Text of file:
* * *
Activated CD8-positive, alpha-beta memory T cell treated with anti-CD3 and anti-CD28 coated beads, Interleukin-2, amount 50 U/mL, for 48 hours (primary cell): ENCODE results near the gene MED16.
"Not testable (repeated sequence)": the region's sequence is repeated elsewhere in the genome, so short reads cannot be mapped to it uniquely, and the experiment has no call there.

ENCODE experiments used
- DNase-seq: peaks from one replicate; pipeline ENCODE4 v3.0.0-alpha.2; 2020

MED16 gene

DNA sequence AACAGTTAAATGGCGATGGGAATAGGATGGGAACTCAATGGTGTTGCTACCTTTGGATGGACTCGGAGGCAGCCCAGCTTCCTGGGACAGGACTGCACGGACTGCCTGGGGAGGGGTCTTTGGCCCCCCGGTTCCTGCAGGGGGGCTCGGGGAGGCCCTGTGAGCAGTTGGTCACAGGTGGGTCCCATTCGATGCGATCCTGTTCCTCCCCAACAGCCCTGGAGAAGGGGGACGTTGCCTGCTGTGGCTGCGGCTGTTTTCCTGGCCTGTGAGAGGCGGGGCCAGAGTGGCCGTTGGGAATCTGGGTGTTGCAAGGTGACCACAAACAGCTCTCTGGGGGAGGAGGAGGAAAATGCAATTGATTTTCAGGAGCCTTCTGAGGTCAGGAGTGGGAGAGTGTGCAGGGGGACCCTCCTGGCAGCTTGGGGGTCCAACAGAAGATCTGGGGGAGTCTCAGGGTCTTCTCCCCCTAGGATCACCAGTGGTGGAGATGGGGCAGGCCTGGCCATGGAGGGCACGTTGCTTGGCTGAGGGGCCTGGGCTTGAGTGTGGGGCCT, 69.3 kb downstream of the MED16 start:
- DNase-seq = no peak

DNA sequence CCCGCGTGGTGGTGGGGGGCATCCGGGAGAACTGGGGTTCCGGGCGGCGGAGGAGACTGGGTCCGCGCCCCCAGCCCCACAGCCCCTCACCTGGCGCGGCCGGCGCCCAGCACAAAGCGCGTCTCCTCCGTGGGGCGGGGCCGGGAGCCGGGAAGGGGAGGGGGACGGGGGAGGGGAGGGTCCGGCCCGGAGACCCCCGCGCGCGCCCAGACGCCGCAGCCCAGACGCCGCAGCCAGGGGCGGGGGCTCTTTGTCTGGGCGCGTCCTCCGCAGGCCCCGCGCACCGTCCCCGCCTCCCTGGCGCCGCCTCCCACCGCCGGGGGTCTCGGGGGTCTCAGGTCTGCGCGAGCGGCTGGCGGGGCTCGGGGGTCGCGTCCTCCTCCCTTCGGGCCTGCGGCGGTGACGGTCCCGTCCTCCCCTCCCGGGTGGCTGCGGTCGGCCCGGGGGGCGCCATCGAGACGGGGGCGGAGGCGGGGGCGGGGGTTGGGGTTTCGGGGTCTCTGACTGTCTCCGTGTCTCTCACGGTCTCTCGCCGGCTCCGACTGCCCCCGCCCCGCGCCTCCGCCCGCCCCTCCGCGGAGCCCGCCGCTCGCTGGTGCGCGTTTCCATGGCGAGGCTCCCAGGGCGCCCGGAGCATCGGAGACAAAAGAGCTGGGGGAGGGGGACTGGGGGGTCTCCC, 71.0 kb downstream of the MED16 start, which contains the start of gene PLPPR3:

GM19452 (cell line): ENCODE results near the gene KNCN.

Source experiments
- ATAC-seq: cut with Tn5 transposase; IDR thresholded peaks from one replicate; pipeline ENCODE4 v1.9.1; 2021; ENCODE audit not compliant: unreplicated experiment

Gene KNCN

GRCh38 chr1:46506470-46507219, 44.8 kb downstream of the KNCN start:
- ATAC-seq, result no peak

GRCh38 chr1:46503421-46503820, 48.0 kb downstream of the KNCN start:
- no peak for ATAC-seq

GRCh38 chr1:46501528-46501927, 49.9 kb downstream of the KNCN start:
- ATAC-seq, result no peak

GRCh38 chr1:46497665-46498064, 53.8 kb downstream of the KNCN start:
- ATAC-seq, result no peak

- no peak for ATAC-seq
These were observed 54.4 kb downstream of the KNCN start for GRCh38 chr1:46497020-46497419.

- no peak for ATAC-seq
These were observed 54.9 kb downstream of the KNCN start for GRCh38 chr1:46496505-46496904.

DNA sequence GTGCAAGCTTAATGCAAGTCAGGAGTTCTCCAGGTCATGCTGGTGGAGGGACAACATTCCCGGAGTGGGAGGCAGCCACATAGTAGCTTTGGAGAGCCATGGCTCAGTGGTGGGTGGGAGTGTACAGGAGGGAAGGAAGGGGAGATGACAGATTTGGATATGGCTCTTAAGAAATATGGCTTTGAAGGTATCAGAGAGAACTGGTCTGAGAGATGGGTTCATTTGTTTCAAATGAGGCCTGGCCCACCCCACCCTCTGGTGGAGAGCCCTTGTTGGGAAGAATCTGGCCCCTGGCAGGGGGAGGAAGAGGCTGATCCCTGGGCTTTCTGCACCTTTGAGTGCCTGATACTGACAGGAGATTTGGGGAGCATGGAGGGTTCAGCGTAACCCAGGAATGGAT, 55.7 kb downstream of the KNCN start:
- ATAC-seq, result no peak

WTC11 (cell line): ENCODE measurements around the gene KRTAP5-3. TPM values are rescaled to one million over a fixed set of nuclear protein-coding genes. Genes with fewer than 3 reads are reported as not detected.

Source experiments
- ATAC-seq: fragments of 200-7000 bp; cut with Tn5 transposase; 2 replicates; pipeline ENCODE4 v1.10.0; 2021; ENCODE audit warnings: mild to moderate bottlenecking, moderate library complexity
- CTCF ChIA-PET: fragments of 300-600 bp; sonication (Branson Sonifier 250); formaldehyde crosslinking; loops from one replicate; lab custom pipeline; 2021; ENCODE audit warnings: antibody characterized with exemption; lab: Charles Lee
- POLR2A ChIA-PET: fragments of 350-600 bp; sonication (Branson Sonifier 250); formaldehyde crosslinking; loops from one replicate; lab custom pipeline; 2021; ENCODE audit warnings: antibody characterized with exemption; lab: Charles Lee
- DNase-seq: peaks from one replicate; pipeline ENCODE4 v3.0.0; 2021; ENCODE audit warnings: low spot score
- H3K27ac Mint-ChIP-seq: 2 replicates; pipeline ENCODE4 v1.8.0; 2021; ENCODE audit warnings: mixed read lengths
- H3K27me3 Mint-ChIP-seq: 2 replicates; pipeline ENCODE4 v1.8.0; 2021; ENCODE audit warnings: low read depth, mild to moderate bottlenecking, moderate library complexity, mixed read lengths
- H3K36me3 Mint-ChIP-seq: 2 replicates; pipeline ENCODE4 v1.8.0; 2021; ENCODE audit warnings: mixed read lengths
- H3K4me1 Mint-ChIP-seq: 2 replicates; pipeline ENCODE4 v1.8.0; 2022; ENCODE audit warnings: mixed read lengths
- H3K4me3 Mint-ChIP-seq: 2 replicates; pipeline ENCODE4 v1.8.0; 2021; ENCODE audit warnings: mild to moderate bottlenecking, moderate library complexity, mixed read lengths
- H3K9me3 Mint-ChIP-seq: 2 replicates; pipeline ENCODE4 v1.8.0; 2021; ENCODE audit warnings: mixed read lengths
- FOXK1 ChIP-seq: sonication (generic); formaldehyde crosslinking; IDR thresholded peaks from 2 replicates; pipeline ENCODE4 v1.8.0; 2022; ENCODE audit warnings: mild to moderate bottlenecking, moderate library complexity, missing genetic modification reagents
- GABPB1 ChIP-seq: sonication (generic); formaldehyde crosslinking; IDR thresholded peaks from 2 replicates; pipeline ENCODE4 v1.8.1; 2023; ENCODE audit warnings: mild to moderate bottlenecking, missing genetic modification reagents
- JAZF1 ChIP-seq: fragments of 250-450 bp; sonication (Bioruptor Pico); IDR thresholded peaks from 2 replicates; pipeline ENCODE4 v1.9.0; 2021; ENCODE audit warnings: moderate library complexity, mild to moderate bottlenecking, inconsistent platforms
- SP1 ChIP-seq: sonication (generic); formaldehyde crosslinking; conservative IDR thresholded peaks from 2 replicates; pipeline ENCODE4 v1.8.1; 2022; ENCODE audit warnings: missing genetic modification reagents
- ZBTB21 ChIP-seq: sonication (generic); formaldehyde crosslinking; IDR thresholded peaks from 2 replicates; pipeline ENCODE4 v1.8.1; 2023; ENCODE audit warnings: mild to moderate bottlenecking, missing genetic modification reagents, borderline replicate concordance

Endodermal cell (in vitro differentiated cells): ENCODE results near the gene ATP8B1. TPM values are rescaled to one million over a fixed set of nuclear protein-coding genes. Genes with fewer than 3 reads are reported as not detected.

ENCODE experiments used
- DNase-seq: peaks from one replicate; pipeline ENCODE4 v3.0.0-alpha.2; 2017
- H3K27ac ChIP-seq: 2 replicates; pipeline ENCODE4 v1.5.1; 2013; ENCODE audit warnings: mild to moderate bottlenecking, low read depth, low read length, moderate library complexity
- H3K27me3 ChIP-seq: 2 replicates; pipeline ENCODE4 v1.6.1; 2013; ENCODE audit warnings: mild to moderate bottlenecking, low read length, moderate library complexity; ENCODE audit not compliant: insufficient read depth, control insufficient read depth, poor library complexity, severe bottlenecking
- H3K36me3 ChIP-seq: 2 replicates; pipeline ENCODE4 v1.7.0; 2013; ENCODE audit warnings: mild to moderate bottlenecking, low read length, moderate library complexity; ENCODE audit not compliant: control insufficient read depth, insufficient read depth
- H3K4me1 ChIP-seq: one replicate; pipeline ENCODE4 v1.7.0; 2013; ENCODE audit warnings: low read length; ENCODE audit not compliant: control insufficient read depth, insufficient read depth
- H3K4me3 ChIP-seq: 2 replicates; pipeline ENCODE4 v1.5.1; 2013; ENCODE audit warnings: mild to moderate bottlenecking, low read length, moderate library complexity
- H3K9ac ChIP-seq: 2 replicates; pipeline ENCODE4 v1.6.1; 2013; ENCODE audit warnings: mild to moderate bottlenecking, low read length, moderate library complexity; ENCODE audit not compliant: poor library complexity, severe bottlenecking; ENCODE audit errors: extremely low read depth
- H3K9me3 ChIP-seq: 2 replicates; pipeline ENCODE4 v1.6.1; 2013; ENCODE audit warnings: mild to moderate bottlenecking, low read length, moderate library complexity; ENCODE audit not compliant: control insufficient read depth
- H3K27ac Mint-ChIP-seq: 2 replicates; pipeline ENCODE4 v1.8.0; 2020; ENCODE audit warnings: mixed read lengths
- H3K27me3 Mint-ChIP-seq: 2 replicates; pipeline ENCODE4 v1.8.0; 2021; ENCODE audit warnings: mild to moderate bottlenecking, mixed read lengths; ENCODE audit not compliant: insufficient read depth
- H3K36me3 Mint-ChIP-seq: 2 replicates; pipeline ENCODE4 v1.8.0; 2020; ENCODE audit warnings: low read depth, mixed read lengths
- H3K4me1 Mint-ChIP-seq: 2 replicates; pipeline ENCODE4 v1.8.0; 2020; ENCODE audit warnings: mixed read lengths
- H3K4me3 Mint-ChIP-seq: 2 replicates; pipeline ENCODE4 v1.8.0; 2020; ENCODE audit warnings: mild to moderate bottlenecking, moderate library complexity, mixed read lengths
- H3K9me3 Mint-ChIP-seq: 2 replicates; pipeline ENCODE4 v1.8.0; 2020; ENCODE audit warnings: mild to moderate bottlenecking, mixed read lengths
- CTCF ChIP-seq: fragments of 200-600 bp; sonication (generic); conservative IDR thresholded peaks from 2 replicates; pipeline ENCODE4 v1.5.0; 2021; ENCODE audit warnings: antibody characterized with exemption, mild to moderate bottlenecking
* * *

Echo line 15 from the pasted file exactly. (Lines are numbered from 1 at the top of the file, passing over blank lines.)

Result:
GRCh38 chr1:46503421-46503820, 48.0 kb downstream of the KNCN start: